Around the second week of April is when it’s time to apply crabgrass control. An easy way to remember this time of year is…TAX DAY. Once applied, it will need “watered in” within 3 days with at least a 1/4 inch of water and it takes up to two weeks to make its way to 1/4 inch below the surface. Crabgrass control should be applied for three years in a row and then you can take a couple of years off until they become a nuisance again and then start the three year process over again.

Options for Crabgrass Control: TurfBuilder with HALTS, ProScape with Dimension and ORGANIC Concern Corn Gluten.

These last about 90 days. You can apply a second application in about 6 weeks.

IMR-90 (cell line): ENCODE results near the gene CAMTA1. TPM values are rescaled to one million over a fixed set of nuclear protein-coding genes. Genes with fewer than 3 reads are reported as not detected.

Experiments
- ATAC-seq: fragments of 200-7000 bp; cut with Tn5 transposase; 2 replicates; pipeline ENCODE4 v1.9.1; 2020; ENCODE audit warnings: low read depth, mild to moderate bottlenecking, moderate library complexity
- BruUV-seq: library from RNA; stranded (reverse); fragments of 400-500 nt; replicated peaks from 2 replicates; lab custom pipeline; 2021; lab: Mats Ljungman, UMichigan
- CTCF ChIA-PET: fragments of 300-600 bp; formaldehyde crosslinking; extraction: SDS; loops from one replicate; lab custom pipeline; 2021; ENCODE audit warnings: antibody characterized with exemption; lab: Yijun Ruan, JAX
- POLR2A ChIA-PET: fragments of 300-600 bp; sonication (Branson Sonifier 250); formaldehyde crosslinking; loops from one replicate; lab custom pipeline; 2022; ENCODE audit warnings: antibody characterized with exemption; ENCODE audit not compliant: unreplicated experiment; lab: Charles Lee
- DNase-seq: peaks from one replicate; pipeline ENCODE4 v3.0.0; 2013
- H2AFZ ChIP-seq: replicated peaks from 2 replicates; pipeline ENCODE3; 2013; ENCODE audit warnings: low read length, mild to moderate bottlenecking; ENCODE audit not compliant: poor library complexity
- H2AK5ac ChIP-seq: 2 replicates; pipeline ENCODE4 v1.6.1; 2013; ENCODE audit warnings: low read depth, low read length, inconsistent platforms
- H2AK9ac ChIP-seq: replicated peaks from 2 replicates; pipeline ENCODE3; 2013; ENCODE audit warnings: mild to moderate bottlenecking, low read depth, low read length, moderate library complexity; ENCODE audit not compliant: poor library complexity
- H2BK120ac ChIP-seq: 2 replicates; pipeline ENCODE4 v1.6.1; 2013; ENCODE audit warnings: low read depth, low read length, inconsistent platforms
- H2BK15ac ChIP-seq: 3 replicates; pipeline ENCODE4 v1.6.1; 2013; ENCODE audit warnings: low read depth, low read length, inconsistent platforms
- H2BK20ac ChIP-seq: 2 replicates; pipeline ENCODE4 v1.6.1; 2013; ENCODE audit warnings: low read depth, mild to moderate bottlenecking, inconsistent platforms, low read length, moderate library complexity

In late April you can sow grass seed the regular way. Grass seed needs ground temperatures off 55° in the mornings to germinate.

Question:   Can I seed into an area where a preemergence herbicide was applied earlier in the spring?

Answer:   NO. These herbicides are active in the soil for up to 120 days and their nature is to be absorbed into the root of a germinating weed (or turfgrass seedling), killing the very young plant. Most preemergence herbicides cannot distinguish between germinating crabgrass or turfgrass seedlings, so you’ll have to wait until July or August to consider seeding. Activated charcoal could be used to absorb the herbicide and allow for improved germination in emergency situations, but this product is very cumbersome to use. Alternately, you could remove an inch or more of soil (which should remove the herbicide), bring in new soil and the resod or reseed. Even with activated charcoal or removing soil, you would end up with somewhat compromising seedlings or sod having to survive a typical Pennsylvania summer, and that rarely ends well. Your best bet is to wait until August and seed then.